Dutchman Robert Gesink was a big up-and-comer from 2007 to 2009, but he failed to progress much through 2010 and 2011. However, in 2012, the 26-year-old finally had his first big breakthrough, winning the Tour of California thanks to one particularly impressive mountain stage. The Tour of California isn't exactly the Giro d'Italia, but it's a tough test and the victory still bodes well for the guy at the Tour de France.
9. Robert Gesink (Rabobank)
Russia's Denis Menchov is still going for the career "Grand Tour" hat trick in 2012. The 34-year-old won the Vuelta a España in 2005 and 2007, then the Giro d'Italia in 2009 (both the general classification and the points classification). He came close to winning the Tour de France in 2010, finishing second behind Andy Schleck. However, this could very well be Menchov's best chance to become just the 6th man ever to win all three of road cycling's biggest tours. As mentioned in #10, this year's course features a lot of time trials, and Menchov is an excellent sprinter. So history may very well be made.
8. Denis Menchov (Team Katusha)
Did you know that Luxembourg is a cycling powerhouse? Well, it is, relatively speaking. For a tiny nation of only 500,000, Luxembourg's 5 Tour de France wins is an awful lot. Sure, only one of them came in the last 50 years, but that's still more wins that the Netherlands, Australia, Germany, or Switzerland (which has a comparably huge population of 7 million).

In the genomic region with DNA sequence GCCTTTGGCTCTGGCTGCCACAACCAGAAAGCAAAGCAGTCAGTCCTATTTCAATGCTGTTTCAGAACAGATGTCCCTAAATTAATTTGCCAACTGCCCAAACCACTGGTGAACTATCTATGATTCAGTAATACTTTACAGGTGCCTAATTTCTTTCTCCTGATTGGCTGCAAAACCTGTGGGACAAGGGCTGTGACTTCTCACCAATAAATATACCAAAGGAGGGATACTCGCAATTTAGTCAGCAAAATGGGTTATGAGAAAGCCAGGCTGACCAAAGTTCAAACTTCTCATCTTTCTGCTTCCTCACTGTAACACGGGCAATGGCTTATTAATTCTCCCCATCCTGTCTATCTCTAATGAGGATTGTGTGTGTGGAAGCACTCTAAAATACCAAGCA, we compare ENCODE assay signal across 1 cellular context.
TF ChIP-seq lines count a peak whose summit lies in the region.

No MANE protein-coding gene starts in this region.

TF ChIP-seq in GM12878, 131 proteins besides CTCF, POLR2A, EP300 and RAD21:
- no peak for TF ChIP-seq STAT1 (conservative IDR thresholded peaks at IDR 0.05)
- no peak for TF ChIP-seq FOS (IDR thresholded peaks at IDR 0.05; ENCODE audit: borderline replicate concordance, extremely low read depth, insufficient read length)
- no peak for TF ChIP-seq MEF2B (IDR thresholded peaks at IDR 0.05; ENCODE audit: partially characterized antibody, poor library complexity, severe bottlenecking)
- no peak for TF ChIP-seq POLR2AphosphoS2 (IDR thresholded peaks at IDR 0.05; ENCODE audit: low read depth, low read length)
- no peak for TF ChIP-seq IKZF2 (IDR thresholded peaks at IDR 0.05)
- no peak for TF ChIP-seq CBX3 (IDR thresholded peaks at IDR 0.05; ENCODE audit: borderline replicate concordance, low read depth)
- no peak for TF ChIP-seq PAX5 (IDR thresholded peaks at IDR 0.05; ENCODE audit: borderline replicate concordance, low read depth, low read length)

I mention Luxembourg's cycling prowess, of course, because Frank Schleck, 32, is Luxembourgish. In fact, his brother Andy is the last Luxembourger to win the Tour de France—that was in 2010. This year Andy is injured and not competing, but Frank is in top form and a definite contender. He almost won the Tour of Switzerland recently, and he's got a great team behind him that features American Chris Horner in a supporting role.
7. Frank Schleck (Radioshack-Nissan)
Tony Martin's OmegaPharma-Quick Step teammate, 38-year-old Levi Leipheimer, is the United States' best hope at this year's Tour de France. And like Martin, his chances are better this year because he excels in time trials. He was the time trial winner of the 2007 Tour and had a podium finish in the overall, and he finished 2nd overall in the 2008 Vuelta. Last year, Leipheimer finished 31st in the Tour, but that because he was riding in support* of Radioshack teammate and defending champ Andy Schleck. This year he gets to contend for the general classification, and should fare considerably better.
*At this point, it would probably be good to explain one of the quirks of pro cycling to those of you who don't follow it closely. Basically, each team determines which of its cyclists will contend for the title, and which of its cyclists will ride "in support" of the contenders. The guys chosen to ride in support have to try to help their teammates win rather than try to win themselves. Weird, right?